In platform scales, a redundant restraint system creates a problem in that strains developing from thermal expansion of the platform and other factors cause objectionable side loading of the platform-supporting load cells, and load cell side loading, as previously mentioned, induces errors in the weight measurements.
Examples of prior platform and other vehicle scales are described in U.S. Pat. No. 3,587,761 issued on June 28, 1971 to L. C. Merriam et al., U.S. Pat. No. 3,103,984 issued on Sept. 17, 1963 to C. L. Ellis et al., U.S. Pat. No. 3,266,585 issued on Aug. 16, 1966 to C. D. Boadle, U.S. Pat. No. 3,082,834 issued on Mar. 26, 1963 to C. L. Ellis, U.S. Pat. 2,793,851 issued on May 28, 1957 to A. C. Ruge, U.S. Pat. No. 2,962,276 issued on Nov. 29, 1960 to A. L. Thurston, U.S. Pat. No. 3,299,976 issued on Jan. 24, 1967 to C. D. Boadle et al., U.S. Pat. No. 3,565,196 issued on Feb. 23, 1971 to E. Laimins et al., U.S. Pat. No. 3,679,011 issued on July 25, 1972 to I. M. Hawver, U.S. Pat. No. 3,526,287 issued on Sept. 1, 1970 to R. Flinth, and German Pat. No. 673,395 (Ausgegeben Mar. 21, 1939).
One of the major objects of this invention resides in the provision of a novel low profile type platform weighing scale which is especially suitable for weighing roll-on loads without requiring installation in a pit and which has an extremely low floor-to-platform height.
Another major object of this invention is to provide a novel load cell weighing scale in which the assembly of the platform or other load-receiving structure and the platform-supporting load cells is restrained against horizontal movement by being secured to a scale support floor or ground through a restraint system which, unlike prior restraint systems, is statically determinate. Additionally, the statically determinate restraint system of this invention is so constructed and arranged that it does not contribute significantly to the floor-to-platform height of a low profile type platform scale.
As applied to a load cell platform scale, horizontally directed external forces tending to horizontally move the load cell and platform assembly are transferred through a preselected number of the platform-supporting load cells to the restraint system of this invention, and the reactions to these external forces are developed at one or more restraint points of the restraint system.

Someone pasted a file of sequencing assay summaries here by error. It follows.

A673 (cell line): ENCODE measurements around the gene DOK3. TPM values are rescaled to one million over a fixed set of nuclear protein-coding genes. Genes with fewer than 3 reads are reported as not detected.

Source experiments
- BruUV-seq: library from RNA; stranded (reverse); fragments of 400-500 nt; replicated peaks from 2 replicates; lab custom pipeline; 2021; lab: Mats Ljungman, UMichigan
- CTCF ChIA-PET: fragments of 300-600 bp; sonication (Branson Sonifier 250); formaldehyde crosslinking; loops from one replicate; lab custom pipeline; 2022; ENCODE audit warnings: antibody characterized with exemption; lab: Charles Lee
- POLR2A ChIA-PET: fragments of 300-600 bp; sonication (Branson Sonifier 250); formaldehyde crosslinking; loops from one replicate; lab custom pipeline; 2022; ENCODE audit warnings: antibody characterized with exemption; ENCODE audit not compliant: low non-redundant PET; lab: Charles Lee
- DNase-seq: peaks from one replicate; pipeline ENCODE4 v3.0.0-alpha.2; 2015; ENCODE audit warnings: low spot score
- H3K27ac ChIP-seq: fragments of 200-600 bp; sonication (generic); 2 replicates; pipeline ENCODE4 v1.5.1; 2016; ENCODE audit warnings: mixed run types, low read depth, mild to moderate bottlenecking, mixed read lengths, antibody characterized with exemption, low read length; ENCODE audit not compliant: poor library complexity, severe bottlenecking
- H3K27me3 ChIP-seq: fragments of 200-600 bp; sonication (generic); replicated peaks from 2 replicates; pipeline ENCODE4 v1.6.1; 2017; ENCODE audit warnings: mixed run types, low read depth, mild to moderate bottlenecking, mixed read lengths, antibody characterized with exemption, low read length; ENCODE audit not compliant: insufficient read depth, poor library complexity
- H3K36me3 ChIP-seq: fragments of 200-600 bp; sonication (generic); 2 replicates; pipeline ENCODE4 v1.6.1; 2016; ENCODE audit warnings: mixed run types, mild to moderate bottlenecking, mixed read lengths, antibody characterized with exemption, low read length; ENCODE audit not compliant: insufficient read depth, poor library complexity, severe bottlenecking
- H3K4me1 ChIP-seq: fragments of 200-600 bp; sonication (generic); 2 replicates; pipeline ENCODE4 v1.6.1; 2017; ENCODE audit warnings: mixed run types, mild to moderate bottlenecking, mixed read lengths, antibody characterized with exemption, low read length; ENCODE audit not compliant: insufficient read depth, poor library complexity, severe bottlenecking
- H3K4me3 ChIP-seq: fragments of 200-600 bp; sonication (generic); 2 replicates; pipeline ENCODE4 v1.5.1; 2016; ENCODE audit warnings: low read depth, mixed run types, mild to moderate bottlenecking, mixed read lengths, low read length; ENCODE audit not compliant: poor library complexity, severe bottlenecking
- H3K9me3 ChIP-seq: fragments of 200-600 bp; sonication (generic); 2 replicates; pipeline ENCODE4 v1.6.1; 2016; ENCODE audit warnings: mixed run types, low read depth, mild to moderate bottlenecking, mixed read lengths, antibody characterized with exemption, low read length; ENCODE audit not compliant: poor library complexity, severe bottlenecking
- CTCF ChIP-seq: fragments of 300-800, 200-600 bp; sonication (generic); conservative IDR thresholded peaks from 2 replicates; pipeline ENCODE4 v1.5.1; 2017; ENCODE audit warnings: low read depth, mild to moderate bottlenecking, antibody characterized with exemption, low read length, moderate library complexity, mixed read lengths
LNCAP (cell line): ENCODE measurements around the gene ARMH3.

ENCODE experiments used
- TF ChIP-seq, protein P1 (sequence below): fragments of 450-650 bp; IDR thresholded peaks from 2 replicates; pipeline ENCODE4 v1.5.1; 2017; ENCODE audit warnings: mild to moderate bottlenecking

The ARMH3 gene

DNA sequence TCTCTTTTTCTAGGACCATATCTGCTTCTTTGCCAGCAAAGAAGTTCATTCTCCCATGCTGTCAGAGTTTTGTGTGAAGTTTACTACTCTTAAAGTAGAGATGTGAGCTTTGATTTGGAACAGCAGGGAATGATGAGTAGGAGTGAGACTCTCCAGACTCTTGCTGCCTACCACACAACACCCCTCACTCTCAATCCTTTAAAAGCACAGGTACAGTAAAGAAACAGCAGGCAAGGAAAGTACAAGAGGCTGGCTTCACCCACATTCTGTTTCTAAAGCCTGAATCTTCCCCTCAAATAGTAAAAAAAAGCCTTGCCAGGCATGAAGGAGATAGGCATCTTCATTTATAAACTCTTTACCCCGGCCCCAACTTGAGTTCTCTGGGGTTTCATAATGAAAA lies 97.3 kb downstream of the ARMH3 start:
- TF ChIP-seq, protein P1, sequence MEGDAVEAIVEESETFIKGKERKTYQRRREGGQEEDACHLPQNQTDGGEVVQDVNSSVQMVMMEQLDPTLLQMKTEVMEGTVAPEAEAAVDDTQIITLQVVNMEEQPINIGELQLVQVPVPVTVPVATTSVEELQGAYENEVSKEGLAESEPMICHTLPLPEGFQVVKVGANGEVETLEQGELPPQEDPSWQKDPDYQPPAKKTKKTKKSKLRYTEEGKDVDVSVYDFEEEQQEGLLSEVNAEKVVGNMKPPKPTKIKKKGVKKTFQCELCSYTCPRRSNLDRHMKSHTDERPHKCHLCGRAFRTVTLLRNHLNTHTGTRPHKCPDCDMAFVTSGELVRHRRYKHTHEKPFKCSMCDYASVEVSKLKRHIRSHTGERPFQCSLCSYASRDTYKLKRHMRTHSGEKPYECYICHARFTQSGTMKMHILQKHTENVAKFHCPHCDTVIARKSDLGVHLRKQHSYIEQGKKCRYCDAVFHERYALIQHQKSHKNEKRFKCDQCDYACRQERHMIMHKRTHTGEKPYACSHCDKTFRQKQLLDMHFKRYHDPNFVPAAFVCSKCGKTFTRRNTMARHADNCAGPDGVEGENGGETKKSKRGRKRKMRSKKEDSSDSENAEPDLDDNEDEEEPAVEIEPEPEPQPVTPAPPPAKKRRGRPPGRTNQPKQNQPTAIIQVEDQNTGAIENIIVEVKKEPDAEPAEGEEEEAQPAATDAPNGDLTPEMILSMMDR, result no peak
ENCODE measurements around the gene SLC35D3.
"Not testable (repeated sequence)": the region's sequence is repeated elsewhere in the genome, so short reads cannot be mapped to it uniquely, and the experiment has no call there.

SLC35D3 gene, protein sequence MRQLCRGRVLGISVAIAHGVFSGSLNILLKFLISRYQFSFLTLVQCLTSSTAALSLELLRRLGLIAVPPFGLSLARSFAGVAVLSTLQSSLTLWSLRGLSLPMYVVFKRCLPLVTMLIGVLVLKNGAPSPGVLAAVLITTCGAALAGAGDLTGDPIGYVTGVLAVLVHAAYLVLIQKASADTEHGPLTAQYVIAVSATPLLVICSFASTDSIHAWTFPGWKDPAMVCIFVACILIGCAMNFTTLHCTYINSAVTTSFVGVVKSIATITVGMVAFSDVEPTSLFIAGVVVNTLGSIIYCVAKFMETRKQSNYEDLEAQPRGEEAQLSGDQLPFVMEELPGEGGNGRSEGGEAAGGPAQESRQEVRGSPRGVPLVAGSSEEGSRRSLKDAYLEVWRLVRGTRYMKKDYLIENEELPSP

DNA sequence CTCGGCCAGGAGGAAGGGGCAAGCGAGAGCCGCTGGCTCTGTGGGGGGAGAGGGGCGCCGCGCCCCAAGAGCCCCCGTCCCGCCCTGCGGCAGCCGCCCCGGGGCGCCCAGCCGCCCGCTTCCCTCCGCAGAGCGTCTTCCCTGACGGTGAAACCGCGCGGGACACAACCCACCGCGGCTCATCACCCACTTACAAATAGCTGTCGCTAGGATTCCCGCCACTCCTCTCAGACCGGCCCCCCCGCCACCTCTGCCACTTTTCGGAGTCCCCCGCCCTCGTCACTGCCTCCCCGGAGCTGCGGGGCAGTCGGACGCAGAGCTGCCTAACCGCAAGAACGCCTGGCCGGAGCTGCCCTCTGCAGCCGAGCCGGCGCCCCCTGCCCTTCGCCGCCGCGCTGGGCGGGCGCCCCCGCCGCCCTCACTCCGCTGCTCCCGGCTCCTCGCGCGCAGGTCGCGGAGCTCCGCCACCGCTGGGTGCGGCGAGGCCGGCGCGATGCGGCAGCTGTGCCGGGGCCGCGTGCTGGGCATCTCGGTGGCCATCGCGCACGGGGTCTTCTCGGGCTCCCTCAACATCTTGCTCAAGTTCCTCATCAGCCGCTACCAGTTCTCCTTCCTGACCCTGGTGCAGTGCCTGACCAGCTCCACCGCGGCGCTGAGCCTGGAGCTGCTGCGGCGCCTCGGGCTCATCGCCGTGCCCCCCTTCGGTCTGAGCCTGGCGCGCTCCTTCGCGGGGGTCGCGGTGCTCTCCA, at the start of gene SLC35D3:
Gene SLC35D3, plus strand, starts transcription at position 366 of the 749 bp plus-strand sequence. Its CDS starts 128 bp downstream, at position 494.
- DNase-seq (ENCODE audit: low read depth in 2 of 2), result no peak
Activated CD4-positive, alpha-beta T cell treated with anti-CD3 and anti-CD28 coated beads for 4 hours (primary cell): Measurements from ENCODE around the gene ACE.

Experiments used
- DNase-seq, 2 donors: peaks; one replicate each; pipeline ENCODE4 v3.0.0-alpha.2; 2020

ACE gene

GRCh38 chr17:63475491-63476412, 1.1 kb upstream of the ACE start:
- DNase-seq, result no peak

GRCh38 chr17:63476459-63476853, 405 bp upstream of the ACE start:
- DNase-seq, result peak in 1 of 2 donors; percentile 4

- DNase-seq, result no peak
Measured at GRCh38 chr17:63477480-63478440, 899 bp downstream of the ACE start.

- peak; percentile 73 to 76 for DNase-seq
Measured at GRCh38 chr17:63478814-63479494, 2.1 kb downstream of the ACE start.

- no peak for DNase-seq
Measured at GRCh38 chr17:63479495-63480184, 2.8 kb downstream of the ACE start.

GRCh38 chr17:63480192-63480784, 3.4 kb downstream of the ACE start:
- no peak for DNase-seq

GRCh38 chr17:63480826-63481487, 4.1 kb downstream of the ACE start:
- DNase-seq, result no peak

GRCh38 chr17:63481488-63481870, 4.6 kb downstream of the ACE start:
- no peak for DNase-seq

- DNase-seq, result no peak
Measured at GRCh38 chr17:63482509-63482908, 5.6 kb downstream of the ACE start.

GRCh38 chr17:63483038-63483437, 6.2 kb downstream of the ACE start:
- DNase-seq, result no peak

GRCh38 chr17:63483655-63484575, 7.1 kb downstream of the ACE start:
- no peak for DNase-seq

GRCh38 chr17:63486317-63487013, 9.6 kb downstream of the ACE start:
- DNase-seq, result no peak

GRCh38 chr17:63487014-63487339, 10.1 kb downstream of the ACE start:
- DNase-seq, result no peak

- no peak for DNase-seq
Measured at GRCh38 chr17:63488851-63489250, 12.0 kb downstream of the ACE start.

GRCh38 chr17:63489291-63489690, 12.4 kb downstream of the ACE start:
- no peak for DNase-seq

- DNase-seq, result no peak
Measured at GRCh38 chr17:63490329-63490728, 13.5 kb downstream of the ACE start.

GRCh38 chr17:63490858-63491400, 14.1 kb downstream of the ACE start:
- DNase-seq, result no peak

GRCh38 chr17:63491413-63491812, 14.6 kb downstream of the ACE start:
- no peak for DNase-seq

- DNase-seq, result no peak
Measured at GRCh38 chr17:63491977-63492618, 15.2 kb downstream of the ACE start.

In the preferred embodiment of this invention, the load cells are each seated on an anti-friction support surface. In this manner, no reactions of any consequence are developed at the interface between each load cell and its support to render the horizontal restraint statically indeterminate. In this invention, substantially all of the horizontally directed external forces are transferred through the statically determinate restraint system for reaction at one or more restraint points in the system.
By virtue of being statically determinate, the novel restraint system of this invention prevents any significant side loading of the load cells due to thermal expansion of the platform, strains along a horizontal plane in the platform, and horizontal movement of the restraint points of the restraint system. Additionally, the horizontal restraint system of this invention is constructed to prevent excessive load cells side loading due to horizontal shock as occasioned by the application of rolling loads on the platform.
Furthermore, the assembly of the restraint system together with the anti-friction load cell support is so constructed that it lies almost entirely between the top and bottom faces of the load cells so as to contribute only negligibly to the ground-to-platform height of the scale. The ground-to-platform height of the low profile scale of this invention is therefore substantially a function of only the height of the platform-supporting load cells and the thickness or height of the platform above the plane which contains the top faces or upper ends of the load cells.
Additionally, the overall height of the novel horizontal restraint system which lies above a plane containing the bottom faces of the load cells is so small that it does not exceed the exceptionally low height of such low profile load cells as pancake type cells. Thus, pancake type load cells may effectively be employed in the scale of this invention to minimize the ground-to-platform height because this height will be governed primarily by the load cell height and the height of the platform above the load cells, and not by the restraint system itself.
The load cells in the scale of this invention are arranged inboard of the platform (i.e., vertically beneath the platform) and directly support the platform, preferably at the corners thereof. Therefore, no lever and/or flexure systems are required as in the case of the previously described prior low profile platform scales which employ an outboard arrangement of the load cells.